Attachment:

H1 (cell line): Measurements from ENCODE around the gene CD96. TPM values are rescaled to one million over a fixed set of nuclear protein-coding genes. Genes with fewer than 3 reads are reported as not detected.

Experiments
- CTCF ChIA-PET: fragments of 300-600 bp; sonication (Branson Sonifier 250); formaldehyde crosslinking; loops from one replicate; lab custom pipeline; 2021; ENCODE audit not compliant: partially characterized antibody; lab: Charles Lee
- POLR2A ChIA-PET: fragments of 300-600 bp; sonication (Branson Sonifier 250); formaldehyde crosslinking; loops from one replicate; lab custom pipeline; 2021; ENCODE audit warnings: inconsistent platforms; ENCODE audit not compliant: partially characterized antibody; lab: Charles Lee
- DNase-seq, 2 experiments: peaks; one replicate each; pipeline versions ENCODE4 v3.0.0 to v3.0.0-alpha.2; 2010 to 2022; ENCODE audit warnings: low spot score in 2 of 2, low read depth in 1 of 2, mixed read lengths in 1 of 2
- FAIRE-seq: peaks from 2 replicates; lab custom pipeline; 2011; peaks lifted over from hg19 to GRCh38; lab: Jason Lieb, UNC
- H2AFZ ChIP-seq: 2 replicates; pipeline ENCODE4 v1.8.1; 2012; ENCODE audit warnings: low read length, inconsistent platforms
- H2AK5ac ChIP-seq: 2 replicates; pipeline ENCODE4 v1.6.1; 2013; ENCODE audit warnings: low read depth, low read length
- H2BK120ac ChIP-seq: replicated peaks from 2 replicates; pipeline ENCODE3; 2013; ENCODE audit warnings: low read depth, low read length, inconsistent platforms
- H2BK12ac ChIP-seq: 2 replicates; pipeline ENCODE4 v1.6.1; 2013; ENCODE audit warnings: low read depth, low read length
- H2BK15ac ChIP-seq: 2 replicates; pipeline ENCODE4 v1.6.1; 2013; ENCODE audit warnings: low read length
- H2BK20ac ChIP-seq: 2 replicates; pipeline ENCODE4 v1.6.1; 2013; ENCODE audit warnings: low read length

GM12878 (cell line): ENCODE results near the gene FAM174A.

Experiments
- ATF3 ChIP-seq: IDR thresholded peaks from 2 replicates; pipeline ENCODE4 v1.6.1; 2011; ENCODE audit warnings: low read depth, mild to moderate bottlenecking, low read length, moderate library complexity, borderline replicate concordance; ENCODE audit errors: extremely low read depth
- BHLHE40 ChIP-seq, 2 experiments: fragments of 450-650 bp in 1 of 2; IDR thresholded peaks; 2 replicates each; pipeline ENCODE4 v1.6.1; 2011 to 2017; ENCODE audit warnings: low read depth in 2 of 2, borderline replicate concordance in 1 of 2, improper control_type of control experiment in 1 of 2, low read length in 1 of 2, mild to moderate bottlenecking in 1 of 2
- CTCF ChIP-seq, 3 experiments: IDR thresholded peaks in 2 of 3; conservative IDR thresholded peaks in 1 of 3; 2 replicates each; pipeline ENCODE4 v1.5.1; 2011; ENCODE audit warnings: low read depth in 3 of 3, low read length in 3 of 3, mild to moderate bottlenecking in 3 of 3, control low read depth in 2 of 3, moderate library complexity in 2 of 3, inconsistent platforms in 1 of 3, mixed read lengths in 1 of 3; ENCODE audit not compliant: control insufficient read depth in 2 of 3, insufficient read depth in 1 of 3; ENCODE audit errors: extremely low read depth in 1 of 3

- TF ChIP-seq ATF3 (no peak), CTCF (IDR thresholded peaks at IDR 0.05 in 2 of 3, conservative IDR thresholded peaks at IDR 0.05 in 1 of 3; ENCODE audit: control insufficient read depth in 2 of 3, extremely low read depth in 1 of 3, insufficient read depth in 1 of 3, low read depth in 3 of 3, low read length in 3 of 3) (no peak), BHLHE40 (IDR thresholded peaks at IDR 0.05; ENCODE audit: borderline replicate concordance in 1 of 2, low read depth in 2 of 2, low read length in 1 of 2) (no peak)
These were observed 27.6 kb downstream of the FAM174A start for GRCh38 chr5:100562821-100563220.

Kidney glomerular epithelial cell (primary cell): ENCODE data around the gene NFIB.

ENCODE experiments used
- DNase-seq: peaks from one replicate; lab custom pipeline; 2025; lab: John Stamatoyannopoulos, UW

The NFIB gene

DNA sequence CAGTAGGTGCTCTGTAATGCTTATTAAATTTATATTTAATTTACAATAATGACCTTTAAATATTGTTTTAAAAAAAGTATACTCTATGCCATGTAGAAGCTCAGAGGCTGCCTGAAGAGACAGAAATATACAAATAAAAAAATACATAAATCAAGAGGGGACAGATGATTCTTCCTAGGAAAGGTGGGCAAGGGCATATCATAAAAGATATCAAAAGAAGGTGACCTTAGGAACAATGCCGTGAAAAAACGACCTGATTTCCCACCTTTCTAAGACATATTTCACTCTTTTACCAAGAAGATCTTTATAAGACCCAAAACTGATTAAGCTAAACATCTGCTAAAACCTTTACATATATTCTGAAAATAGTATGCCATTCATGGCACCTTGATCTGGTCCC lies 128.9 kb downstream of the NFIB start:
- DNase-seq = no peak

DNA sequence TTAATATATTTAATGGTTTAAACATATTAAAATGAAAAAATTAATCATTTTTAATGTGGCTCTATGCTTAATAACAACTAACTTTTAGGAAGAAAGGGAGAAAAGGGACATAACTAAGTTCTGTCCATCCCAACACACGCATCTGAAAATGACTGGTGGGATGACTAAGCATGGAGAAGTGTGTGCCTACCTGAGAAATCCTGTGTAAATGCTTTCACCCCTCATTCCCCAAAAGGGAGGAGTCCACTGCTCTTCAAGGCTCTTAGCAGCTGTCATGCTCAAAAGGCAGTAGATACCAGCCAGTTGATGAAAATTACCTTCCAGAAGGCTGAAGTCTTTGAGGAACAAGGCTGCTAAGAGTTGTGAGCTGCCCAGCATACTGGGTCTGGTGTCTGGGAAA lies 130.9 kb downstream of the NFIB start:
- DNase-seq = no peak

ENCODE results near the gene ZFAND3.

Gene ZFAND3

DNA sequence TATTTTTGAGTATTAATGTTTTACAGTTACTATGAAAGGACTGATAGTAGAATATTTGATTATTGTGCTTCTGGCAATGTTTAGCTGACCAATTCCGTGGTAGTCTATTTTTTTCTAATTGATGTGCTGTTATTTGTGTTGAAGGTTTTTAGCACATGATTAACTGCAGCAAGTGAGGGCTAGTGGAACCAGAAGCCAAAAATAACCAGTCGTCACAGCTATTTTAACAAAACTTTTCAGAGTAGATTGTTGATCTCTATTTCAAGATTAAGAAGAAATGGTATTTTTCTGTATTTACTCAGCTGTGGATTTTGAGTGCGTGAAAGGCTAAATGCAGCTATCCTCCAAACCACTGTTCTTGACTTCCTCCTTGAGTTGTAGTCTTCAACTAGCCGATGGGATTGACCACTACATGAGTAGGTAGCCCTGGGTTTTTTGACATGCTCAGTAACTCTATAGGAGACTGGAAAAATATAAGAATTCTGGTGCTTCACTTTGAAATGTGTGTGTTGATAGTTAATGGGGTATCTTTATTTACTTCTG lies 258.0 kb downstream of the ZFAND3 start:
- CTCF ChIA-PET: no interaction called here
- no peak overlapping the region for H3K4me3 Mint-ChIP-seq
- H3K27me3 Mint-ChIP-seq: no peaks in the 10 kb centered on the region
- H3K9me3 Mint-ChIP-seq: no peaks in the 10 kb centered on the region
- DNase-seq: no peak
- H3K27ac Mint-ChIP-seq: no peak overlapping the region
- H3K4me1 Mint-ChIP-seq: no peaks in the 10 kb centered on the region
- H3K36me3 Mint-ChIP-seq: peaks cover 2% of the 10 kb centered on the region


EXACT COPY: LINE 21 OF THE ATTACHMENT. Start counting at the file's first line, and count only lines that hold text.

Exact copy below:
ENCODE experiments used